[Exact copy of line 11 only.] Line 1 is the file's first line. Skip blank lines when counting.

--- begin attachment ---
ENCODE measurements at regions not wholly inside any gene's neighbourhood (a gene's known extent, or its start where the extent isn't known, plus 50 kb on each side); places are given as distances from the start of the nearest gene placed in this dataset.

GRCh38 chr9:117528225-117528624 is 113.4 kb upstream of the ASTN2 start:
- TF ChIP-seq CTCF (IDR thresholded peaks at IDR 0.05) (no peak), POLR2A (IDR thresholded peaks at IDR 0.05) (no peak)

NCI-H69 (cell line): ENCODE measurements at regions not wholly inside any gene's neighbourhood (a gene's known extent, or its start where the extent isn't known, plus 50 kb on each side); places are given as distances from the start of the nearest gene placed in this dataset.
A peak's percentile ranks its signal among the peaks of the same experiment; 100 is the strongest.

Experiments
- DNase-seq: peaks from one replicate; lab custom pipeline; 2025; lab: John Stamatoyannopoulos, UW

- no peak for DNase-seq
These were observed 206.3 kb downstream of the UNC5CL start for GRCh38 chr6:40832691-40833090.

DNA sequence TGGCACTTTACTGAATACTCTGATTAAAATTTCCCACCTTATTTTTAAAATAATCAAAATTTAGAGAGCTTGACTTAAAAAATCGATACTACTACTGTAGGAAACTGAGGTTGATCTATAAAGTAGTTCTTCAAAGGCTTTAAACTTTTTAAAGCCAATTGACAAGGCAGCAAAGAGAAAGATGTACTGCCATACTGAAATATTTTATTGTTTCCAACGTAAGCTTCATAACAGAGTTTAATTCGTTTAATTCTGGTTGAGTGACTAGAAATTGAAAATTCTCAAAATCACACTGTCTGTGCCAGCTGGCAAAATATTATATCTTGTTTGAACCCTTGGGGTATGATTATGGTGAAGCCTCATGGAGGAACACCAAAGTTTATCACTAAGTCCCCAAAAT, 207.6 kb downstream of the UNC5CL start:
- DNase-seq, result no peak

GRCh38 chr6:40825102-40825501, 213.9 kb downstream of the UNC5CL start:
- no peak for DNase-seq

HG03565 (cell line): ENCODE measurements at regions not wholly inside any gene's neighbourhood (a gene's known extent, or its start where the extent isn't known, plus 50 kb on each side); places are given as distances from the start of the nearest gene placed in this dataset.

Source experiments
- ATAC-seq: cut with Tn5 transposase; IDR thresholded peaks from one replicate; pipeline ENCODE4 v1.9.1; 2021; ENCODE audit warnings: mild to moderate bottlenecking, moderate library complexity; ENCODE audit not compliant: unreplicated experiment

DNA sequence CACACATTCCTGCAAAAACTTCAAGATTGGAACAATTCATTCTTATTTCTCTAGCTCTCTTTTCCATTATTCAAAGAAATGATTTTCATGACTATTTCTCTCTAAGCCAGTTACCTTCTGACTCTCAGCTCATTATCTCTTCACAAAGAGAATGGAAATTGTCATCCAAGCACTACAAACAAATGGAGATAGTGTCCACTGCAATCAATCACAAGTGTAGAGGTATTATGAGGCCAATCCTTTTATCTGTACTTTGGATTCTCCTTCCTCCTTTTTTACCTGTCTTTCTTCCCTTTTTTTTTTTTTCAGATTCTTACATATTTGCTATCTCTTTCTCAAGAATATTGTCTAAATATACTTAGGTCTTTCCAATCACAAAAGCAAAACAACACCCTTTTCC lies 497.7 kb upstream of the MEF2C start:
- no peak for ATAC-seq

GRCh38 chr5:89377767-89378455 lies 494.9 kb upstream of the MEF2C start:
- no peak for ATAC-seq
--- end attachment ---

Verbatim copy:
- DNase-seq, result no peak